The three men deny any criminal conduct. They have also insisted that, if there is a case against them, it should be tried in England because that is where, at least in part, the alleged offences occurred.
Enron, a high-flying US energy trading firm, collapsed in 2001 under billions of dollars of debt, in what was at the time the biggest corporate bankruptcy in US history.
Former Enron executives Kenneth Lay, 64, and Jeffrey Skilling, 52, have been convicted of setting up an elaborate scheme to deceive investors over Enron’s crumbling finances. They are due to be sentenced in October.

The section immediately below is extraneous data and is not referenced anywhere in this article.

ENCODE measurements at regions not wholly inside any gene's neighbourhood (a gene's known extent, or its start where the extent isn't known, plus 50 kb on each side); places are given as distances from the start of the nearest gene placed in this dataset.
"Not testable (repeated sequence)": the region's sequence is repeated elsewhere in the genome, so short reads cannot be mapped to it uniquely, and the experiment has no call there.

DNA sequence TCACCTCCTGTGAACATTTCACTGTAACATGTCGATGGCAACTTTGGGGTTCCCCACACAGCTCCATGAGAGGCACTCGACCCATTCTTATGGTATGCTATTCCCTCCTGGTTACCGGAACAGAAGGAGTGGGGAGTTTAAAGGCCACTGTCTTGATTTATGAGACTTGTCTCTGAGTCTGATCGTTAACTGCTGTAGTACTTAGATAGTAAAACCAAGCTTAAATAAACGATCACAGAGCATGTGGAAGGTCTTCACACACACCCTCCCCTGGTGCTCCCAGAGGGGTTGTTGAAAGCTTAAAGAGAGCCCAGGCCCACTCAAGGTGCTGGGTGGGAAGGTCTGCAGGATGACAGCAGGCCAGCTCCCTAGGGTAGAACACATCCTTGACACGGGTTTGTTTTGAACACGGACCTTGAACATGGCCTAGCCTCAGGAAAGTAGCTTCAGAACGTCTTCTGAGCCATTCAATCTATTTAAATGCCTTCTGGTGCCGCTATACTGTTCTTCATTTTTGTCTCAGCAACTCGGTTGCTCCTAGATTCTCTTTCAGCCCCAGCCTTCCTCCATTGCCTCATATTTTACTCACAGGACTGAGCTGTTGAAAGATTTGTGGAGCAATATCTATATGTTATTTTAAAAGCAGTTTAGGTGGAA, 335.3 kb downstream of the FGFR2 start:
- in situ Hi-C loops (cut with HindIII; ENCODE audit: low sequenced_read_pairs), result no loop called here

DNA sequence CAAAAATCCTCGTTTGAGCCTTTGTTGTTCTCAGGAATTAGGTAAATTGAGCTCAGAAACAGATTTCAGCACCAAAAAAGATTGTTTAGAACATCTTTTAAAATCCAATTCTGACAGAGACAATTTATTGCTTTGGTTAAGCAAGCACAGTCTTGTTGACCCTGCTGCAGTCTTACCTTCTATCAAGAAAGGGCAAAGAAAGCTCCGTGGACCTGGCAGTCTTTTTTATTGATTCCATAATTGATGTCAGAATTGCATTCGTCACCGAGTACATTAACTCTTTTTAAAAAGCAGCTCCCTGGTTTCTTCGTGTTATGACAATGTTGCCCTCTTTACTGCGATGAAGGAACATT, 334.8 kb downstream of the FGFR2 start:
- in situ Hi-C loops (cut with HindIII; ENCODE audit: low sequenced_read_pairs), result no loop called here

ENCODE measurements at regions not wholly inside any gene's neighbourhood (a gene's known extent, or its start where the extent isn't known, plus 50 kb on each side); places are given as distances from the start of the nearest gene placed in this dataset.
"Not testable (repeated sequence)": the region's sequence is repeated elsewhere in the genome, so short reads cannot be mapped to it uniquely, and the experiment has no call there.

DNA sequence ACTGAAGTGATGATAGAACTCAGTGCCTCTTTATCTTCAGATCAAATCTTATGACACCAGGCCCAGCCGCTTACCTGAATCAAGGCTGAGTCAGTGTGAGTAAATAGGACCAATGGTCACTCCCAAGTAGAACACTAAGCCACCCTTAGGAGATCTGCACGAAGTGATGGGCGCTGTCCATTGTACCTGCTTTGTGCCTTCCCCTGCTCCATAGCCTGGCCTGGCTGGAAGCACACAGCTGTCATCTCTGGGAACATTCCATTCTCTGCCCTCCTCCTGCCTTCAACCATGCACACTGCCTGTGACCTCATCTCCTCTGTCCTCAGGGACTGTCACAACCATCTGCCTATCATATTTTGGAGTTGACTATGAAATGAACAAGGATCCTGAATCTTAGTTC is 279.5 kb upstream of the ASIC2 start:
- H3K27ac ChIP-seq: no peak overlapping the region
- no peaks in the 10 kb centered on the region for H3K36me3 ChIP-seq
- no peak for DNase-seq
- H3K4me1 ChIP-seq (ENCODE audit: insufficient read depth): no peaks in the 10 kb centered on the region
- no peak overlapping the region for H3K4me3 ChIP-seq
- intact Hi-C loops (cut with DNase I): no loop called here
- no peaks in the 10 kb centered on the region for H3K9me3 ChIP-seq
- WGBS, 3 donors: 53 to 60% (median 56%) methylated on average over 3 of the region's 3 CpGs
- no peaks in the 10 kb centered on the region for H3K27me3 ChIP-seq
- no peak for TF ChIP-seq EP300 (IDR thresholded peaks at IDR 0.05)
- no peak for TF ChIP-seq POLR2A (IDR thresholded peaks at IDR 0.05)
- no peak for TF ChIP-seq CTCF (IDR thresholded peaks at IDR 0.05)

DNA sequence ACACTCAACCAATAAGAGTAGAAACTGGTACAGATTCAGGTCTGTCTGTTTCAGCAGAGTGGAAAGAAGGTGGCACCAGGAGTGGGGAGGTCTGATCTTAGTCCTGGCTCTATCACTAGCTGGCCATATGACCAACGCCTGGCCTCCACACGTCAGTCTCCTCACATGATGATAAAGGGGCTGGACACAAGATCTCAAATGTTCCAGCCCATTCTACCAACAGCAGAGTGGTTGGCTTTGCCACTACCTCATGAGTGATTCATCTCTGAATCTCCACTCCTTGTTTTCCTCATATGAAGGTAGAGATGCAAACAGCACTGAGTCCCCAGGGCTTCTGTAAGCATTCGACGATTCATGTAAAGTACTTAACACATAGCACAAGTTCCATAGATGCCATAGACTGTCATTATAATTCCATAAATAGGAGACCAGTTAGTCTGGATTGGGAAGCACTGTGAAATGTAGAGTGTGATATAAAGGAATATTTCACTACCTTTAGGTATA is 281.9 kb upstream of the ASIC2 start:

Dominic Grieve, legal affairs critic for the main opposition Conservative party, said he was concerned about "the sweeping use of extradition powers" to dispatch to the United States suspects in white collar crime cases "which appear, on the face of it, to have little to do with the US".
"In the case of the NatWest Three, the alleged victim is a British bank and no criminal proceedings have been brought against the defendants in this country. This must give rise to considerable disquiet."